UBC Theses and Dissertations
Modeling sALS using toxicants and investigating enhancer regulatory elements as novel sALS risk factors Morrice, Jessica Rebecca Marie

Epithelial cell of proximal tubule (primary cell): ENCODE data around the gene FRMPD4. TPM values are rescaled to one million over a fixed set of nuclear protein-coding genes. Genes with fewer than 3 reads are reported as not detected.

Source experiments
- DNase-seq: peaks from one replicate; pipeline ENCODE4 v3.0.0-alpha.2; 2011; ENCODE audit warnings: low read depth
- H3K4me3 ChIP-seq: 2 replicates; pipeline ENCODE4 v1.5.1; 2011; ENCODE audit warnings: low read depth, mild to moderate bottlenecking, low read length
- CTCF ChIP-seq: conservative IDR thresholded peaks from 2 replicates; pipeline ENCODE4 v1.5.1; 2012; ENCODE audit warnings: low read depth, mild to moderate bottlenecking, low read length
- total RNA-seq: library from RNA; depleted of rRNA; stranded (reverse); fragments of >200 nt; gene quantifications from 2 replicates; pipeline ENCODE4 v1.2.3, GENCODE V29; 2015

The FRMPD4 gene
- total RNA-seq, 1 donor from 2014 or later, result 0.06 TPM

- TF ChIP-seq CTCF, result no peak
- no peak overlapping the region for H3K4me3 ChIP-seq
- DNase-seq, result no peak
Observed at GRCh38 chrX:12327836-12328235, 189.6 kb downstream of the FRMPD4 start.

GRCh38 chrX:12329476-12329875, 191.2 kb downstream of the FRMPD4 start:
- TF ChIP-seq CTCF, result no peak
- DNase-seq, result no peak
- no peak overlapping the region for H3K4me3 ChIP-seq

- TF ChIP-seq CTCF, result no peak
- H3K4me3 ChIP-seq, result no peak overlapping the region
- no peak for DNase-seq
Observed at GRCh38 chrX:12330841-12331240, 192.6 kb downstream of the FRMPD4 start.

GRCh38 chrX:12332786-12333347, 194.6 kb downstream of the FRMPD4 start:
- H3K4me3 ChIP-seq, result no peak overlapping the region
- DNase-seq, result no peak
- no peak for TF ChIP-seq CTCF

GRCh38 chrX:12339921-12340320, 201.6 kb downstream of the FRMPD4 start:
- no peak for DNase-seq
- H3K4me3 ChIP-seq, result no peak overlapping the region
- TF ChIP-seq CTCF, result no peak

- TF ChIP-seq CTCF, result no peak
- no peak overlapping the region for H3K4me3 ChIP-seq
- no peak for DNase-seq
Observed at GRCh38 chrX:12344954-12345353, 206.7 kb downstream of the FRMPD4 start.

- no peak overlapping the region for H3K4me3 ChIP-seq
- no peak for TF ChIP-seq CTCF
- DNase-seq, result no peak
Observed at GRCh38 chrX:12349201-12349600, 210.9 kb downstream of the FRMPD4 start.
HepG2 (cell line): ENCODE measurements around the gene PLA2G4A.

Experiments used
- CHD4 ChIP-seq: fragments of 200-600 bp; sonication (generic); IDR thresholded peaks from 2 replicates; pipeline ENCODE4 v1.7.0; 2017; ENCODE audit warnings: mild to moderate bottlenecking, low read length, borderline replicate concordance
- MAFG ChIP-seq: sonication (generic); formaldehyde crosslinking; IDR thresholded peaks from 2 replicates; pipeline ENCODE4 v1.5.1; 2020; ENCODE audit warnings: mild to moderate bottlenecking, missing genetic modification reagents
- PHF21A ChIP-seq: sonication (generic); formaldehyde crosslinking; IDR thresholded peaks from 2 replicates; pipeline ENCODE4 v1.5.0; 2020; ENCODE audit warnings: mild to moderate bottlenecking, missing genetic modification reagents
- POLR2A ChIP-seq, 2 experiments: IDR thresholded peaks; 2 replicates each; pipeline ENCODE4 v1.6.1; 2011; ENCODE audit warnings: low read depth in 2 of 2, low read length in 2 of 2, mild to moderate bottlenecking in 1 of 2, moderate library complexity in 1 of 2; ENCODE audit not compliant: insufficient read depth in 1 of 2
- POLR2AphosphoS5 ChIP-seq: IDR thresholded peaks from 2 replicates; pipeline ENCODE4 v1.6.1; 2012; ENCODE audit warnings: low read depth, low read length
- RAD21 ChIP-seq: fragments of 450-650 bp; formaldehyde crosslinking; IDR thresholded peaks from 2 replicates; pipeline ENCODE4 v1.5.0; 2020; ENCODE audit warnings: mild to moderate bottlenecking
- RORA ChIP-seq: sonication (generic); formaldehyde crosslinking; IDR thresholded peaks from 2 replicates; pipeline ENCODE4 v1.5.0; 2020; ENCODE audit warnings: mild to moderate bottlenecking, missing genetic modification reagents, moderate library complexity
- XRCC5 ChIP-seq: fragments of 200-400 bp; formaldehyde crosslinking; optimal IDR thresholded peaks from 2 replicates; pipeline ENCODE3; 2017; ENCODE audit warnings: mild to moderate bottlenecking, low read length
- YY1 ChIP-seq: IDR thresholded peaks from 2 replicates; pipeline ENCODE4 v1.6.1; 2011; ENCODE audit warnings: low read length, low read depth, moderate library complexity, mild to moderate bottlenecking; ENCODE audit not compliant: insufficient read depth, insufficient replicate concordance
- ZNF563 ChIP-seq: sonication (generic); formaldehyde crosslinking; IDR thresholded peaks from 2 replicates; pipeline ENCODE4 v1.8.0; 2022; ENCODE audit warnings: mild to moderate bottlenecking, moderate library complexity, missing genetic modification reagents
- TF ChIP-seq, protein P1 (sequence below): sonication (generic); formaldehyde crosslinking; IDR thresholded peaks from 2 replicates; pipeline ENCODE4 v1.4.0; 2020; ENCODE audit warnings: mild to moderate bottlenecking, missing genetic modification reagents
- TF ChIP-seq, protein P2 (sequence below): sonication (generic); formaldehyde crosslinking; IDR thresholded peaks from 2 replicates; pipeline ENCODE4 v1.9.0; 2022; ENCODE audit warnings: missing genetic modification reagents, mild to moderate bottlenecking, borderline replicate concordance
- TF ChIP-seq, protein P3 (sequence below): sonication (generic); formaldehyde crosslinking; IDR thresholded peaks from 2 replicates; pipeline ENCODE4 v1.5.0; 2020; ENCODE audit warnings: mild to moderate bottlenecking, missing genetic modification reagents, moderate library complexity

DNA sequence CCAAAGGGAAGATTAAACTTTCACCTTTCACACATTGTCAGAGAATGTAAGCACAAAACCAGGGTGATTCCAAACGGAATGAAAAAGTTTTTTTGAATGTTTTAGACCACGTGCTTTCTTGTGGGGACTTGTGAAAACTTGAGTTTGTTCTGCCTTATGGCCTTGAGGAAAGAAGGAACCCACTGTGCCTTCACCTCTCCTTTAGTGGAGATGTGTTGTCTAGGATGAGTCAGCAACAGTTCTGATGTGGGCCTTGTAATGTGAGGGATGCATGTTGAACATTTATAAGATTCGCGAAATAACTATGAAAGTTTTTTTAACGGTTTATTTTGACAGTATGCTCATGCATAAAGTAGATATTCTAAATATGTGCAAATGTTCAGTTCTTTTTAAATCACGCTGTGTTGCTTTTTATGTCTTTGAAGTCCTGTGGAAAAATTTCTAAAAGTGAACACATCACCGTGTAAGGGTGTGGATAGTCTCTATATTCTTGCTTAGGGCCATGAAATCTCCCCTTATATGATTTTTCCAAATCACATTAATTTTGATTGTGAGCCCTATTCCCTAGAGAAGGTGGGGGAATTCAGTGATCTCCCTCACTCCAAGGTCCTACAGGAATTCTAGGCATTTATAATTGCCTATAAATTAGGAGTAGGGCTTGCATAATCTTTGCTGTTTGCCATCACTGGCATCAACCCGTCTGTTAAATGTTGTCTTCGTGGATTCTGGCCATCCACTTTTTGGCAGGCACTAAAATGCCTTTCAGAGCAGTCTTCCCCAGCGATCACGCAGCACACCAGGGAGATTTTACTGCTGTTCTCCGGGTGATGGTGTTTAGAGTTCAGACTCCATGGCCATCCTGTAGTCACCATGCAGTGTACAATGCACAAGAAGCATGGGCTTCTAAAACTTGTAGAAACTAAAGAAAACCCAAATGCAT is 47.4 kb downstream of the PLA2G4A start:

The majority of ALS patients have a sporadic form of ALS (sALS), which lack evidence of a dominantly inherited genetic factor. sALS has long been associated with environmental factors such as toxicants, however a clear causal relationship between the environment and sALS has yet to be demonstrated. It is likely that susceptibility genes predispose individuals to develop sALS, and advances in genetics are now identifying sALS risk genes. The majority of single nucleotide polymorphisms (SNPs) are located in non-coding DNA, and the effort to understand the genetic basis of disease is shifting to focus on non-coding regions. Enhancer regulatory elements (eREs) are a type of regulatory element located in non-coding DNA that function to increase gene expression. However, the role of eREs in ALS remains unknown. Here I investigated if toxicants and/or genetic components can be considered as sALS risk factors. The overall hypothesis of my work is that variants in gene enhancer elements are sALS risk factors, which interact with environmental toxicants to drive motor neuron degeneration. I described the effect of lead (Pb) on motor neuron degeneration and further studied the pathogenesis underlying toxicant-induced degeneration. To screen low frequency variants for eREs, I used sALS summary statistics from a large genome wide association study and identified SNPs in 312 distinct eREs. I further prioritized 13 top candidate eRE target genes using RNA-seq data from laser captured motor neurons from sALS patients. Through functional analysis, I demonstrated that knockdown of nucleoporin 50 (nup50), a component of nuclear pore complex, in vivo in a zebrafish model results in motor neuron degeneration, proposing 4 eREs targeting NUP50 as novel sALS risk factors. Further, I investigated the effect of gene-toxicant interactions and demonstrated the synergistic effects on toxicity despite a lacking motor phenotype. These findings describe pathogenic features underlying toxicant-induced motor neuron degeneration, demonstrate a role of eREs as novel sALS risk factors and highlight the complicated nature of modeling gene-toxicant interactions.
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